In trading, when to “take the money and run” on a winning trade depends on whether the original trade setup (the reason for entering the trade) was a quick, momentum-driven swing trade or a core trade that is based on a combination of strong technicals and a history of high earnings growth.
In the case of the 27% gain we recently locked in with the $NXPI trade, it was a core trade that we held for several months.
But this time around, we walk you through a purely momentum-driven setup instead, a trade that bagged Wagner Daily subscribers about a 30% share price gain in $SHAK over a 3-week period.
Continue reading to learn how this stock entered our radar, and why we bought and sold when we did…
Nightly Process For Daily Profits
Our daily stock scanning process is what keeps us in tune with the market, as the number of bullish chart patterns with leading stocks is one of the best indicators of the market’s true bullish momentum.
Each night, we run through several scans (using a combination of our online stock screener and good ol’ fashioned elbow grease) to search for stocks and ETFs with valid basing patterns, which are then added to our internal watchlist to monitor for low-risk entry points.
Specifically, there are 3 basic stock scans we run each and every night:
- Combo – Scan for leading stocks trading near 52-week highs, with top -ranked fundamental and technical ratings (strong earnings and revenue growth).
- Relative Strength – Scan for stocks that have made a strong advance over the past 6 to 12 months (a pure technical price scan with no fundamentals).
- IPO – Scan all IPOs within the past two years, with an emphasis on those within the past 6 months, for bullish chart patterns.
IPO + Strong Technicals = Explosive Action
Although not many of the trade setups we detail in our stock picking report are from the IPO scan, we always look forward to trading those stocks that eventually appear in the IPO scan because we have learned over the years that a combination of an IPO with a bullish chart pattern leads to nice breakouts with a high level of reliability.
About two months ago, $SHAK first appeared in our IPO scan and we first took notice of the price action as it set a higher low in late February, while holding the rising 10-day moving average.
On March 12, $SHAK opened about 10% lower due to a negative knee-jerk reaction to an earnings report, but buyers immediately stepped in and not only erased the intraday loss, but surprisingly pushed the stock to a positive closing price!
The result of that wild day of trading was the formation of a wide-ranged candlestick that closed above the prior day’s high on heavy volume.
This bullish reversal candle was certainly a clear buy signal; however, we patiently waited for a lower-risk buy entry to develop (because there wasn’t one at the time).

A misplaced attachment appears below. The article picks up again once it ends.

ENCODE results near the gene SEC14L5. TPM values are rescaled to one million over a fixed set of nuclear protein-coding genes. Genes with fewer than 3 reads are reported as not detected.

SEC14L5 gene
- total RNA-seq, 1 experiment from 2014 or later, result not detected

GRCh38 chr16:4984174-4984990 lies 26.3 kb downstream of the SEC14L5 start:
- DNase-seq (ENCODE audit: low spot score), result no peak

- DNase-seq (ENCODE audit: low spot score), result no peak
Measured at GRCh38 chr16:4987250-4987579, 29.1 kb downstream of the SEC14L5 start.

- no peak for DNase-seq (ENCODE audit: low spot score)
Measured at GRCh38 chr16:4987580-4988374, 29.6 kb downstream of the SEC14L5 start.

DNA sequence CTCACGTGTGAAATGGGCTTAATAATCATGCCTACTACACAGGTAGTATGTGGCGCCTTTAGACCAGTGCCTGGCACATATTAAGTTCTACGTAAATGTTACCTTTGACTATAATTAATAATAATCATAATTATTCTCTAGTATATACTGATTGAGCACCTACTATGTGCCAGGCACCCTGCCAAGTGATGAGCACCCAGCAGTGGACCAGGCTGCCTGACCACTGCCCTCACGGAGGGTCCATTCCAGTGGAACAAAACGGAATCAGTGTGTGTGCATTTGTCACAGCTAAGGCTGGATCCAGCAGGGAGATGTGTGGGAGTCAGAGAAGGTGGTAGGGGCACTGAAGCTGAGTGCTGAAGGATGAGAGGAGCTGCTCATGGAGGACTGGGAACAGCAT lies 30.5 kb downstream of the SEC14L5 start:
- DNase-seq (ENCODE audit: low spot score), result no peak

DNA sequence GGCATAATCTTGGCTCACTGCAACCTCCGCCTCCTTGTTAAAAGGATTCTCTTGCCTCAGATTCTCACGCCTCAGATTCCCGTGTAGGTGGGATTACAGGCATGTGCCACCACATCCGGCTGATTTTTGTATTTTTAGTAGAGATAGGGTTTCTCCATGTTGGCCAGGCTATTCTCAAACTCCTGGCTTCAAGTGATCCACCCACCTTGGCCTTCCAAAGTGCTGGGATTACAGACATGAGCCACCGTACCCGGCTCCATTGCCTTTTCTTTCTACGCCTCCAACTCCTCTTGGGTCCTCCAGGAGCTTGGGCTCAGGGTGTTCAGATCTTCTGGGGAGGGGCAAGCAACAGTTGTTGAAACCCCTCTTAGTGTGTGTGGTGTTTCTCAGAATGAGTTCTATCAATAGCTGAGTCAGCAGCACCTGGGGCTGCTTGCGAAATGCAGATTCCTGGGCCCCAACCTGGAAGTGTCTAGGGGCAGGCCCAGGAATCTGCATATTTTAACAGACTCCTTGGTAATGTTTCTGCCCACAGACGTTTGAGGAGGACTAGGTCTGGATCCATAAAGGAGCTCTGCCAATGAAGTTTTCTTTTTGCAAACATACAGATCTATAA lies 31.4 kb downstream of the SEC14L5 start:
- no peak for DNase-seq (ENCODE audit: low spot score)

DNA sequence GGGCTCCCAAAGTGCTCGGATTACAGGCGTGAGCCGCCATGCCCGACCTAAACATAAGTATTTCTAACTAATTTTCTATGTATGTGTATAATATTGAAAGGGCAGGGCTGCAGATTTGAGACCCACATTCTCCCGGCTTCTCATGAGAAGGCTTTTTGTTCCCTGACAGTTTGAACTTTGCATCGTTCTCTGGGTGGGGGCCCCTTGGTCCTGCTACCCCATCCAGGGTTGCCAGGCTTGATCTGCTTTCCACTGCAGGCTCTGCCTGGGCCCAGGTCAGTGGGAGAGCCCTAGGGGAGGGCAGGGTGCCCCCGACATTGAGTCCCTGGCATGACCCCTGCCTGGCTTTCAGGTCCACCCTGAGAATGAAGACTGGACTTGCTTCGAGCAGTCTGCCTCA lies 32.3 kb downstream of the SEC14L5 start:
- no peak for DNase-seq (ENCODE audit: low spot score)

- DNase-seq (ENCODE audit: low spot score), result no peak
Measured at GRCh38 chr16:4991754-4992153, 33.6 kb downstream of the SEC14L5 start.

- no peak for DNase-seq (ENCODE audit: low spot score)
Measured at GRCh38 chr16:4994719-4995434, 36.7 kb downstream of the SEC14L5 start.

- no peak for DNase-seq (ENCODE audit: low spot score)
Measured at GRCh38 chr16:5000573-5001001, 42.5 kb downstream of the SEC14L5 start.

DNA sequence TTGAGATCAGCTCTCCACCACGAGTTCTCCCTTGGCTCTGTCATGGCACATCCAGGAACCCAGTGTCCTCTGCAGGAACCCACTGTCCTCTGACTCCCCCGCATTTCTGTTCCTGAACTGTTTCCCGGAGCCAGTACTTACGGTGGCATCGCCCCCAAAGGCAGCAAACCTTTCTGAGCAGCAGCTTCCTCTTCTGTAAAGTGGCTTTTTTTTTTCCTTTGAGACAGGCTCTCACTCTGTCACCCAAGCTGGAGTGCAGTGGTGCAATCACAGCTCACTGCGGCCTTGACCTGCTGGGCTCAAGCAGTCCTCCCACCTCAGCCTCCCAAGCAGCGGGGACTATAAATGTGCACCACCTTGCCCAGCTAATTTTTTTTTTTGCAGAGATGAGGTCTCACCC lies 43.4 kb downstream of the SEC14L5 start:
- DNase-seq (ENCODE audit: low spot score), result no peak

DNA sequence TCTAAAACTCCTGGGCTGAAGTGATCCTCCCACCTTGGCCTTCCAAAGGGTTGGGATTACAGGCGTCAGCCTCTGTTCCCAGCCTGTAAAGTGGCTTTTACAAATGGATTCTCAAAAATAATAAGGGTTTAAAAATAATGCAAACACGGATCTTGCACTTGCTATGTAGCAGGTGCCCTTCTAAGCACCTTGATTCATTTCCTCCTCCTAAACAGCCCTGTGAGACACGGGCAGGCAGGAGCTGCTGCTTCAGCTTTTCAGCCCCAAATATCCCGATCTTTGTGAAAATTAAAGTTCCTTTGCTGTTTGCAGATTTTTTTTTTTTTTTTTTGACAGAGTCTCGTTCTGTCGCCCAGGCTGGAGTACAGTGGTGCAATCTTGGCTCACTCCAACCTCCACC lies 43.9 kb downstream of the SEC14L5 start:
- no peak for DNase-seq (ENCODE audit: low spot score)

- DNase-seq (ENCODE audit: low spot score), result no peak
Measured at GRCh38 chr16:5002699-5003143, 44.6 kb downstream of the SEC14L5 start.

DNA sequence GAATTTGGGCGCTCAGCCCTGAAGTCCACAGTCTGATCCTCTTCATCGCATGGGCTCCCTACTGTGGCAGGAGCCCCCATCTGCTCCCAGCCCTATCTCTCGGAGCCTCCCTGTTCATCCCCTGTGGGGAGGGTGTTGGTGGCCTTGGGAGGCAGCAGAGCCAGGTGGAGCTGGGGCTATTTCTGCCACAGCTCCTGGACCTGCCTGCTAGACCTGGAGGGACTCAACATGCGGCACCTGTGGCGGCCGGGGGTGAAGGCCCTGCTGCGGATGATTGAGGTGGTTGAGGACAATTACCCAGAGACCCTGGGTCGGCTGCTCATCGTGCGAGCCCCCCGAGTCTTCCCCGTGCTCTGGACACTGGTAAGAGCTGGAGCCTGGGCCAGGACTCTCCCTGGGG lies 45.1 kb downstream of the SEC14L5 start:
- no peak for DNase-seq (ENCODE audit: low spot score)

After a 3-day pullback (on declining volume) to the 10-day moving average (a bullish sign), we decided to list $SHAK as a buy limit or buy stop order (whichever triggered first was the one we would take) in the March 18 issue of The Wagner Daily.
The daily chart below shows you how the chart looked when we bought the stock in mid-March:
On the morning of March 18, $SHAK “undercut” the prior day’s low and triggered our buy limit order at $45.10.
Once again, buyers arrived on price weakness, enabling the stock to reverse and rally to close in positive territory and above the prior day’s high.
As anticipated, price action followed through to the upside over the next few days, and quickly cleared the high of the wide-ranged reversal candle from March 12.
After a few weeks of consolidation at the $50 level, $SHAK exploded higher over two sessions, allowing us to sell two-thirds of the position into strength, netting a 29% price gain on the open of April 16:
Although we sold on the open of April 16, it would have also been a good exit to have sold partial size on the prior day’s open or on the close of the second big up day as well.
After such a massive rally in a short period of time, we made a judgment call to significantly tighten the stop on our remaining shares, in order to protect the profits while still giving the setup a small bit of breathing room.
Just a few days later, $SHAK triggered our stop for the remaining one-third of the position, as it slipped below the prior day’s low (32% gain on the remaining shares sold that day).
How Long Do You Like To Hold?
For a pure swing trader, selling into strength of an explosive move like this is usually the way to go.
However, traders who are comfortable with being more patient with the action could alternatively have sold partial size (one-third to one-half of shares) into strength, then placed a very wide stop to hold the remaining shares longer.
Did you catch this winning trade too? If not, subscribe now to our nightly stock picking report to avoid missing out on our next big winner